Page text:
Young hunters, particularly those from other states, may be getting a sizable discount for Kansas deer and wild turkey permits. The price reductions will be up for vote at Thursday’s Kansas Department of Wildlife, Parks and Tourism commission meeting Thursday in Hutchinson.
Mike Miller, Wildlife and Parks information chief, said the agency hopes reducing prices could get more young hunters afield. At past meetings he’s showed how Nebraska and Missouri reduced the price of resident and non-resident deer permits and saw sales and participation climb significantly.
Wildlife and Parks’ proposal would change resident youth deer permits from $15 to $10 and turkey permits from $10 to $5. Non-resident youth deer permits would decrease from $315 to $90, which would allow the killing of a buck and an antlerless whitetail. Non-resident youth turkey permits would decrease from $30 to $10.
Youth permits are for 15-year-olds and younger.
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It’s estimated the fee reductions could initially cost the agency about $190,000 annually.
“We see it as an initial revenue loss, but only in the short-term because it’s a recruitment tool,” said Miller. “If we can get those kids into hunting, they’ll eventually be buying adult permits. In Nebraska, they sold more adult permits as more parents took their kids hunting when those youth permits became more affordable.”
If passed, the price reduction would begin with the 2014 seasons.
Commissioners will also vote on a proposal to allow youth spring turkey hunters a weekend to themselves. The change could take opportunities away from other hunters by delaying the opening of the regular (shotgun) spring season by a week some years.
Currently the youth/disabled season opens April 1, the same as the archery season. One segment may be crowding out the other.
“The archery season has exploded, and that’s a good thing,” said Jim Pitman, Wildlife and Parks turkey biologist. “but we’re starting to run into some competition on public areas where we have sponsored youth hunts.” The special youth/disabled and archery seasons currently run until the general season has been opened the second Wednesday of April.
The special youth season would run April 1 until the regular season opens. The archery season would open the Monday after the first weekend of the month, and run until the regular season opens. The regular season would open the Wednesday after the second weekend of April. He didn’t predict a drop in hunter success.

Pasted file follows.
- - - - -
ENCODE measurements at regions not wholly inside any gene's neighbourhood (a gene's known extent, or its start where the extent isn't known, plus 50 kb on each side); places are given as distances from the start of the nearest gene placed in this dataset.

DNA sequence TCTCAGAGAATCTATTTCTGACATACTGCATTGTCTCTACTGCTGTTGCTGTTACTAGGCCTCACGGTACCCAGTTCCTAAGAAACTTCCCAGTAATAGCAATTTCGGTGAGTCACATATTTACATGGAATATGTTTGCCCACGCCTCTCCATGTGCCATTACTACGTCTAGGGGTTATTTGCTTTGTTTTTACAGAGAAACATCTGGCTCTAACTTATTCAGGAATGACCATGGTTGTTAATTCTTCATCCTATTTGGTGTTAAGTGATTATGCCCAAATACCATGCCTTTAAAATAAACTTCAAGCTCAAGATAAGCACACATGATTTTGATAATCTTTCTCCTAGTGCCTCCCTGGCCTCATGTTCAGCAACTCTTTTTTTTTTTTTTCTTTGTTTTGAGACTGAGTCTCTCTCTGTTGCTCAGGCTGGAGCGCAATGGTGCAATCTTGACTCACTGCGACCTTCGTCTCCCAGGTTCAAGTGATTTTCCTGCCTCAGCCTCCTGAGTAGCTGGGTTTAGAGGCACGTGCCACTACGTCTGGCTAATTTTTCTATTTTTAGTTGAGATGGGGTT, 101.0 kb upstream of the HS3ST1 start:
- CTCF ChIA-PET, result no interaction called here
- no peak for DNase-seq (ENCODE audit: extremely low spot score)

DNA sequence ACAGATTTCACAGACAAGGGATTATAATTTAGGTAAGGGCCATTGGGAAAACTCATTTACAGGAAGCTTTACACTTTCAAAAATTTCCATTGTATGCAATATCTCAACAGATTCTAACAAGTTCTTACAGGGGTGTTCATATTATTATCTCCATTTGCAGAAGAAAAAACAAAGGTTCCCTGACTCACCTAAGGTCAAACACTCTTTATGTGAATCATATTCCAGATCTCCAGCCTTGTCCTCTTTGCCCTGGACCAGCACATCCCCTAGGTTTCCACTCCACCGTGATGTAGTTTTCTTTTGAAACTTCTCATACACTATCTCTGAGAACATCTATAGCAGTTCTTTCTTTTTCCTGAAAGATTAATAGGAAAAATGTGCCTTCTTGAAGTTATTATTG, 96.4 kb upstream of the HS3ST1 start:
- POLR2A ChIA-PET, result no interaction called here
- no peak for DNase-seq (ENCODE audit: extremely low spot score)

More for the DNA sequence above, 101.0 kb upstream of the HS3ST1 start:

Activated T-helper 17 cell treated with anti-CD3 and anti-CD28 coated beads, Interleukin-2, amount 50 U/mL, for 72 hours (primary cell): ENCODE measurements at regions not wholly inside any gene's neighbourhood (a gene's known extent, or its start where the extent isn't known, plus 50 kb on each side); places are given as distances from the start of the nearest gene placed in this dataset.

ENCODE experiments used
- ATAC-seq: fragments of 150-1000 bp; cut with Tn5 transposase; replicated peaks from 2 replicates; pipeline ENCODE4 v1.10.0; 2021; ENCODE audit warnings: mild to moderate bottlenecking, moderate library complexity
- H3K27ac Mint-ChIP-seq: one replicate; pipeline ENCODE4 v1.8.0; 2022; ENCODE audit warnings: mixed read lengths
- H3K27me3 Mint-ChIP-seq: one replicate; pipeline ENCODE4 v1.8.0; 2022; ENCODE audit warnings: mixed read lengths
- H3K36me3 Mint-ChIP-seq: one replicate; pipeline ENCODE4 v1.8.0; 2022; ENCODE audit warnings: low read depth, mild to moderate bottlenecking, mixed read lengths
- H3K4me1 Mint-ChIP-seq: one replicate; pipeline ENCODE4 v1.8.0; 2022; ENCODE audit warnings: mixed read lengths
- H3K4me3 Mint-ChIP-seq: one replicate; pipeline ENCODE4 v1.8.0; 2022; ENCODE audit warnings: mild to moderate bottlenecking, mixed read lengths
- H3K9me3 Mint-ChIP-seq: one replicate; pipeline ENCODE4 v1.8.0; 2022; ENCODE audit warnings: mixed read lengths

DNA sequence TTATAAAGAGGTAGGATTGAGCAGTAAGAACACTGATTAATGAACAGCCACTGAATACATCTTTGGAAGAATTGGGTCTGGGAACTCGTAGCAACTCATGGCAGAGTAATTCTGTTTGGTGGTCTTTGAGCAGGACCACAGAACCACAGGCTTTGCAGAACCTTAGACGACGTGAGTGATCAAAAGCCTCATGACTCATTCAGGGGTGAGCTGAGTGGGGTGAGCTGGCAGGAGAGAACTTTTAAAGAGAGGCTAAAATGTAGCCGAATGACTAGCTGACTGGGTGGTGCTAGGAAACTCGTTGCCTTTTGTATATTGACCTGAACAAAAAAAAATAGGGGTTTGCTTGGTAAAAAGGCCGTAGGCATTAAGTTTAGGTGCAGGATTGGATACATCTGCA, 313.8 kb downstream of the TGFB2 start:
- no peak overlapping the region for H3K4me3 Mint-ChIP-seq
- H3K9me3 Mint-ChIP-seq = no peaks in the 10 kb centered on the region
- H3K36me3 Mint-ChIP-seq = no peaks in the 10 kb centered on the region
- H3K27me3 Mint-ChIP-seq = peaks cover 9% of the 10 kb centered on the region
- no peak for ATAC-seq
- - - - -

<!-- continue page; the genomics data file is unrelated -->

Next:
Pitman said the number of youth/disabled turkey hunters using that special season has dropped about 60 percent since 2007, while archery hunters in that special season have grown by about 50 percent in that same time. Many non-residents come to Kansas for the archery season, which is often before turkey seasons open in their home state.
Youth and bowhunters are allowed to hunt through the regular season that ends May 31. If approved, the new spring season dates would begin in 2015.
The department will also ask commissioners to reduce the fall season bag limits from four to one turkey in northeast, southeast and south-central Kansas beginning with the 2014 fall season. Based on lower spring hunting success rates, Pitman said the agency feels the fall kill may need to be reduced to improve spring hunting. He said they use two consecutive years of resident success rates below 55 percent as a barometer. Last spring the success rate was about 53 percent, which was still one of the highest in the nation.
Pitman said eliminating a hunter’s ability to shoot more than one turkey per fall could reduce the fall kill by about 20 percent. Kansas turkey hunters normally shoot 6,000-10,000 birds in the fall and about 35,000 birds in the spring.
The request is noteworthy because it is a rare time Wildlife and Parks has indicated hunting is detrimental to a gamebird’s population. Several times they’ve told the public, commissioners, conservation groups and the U.S. Fish and Wildlife Service that hunting has no negative impact on quail and lesser prairie chicken populations. Lessers are currently considered for the federal threatened and endangered species list.
“They have a different biology,” Pitman said, “(Annual) turkey survival is 50 to 70 percent, for quail it’s 20 to 30 percent. When you shoot a turkey there’s a lot more likelihood you’re shooting a bird that might have survived until spring.” He said lesser prairie chickens have a survival rate of about 40 to 50 percent.
Thursday’s 1:30 p.m. meeting is at the Cosmosphere, 1100 N. Plum in Hutchinson. For more information go to www.kdwpt.state.ks.us.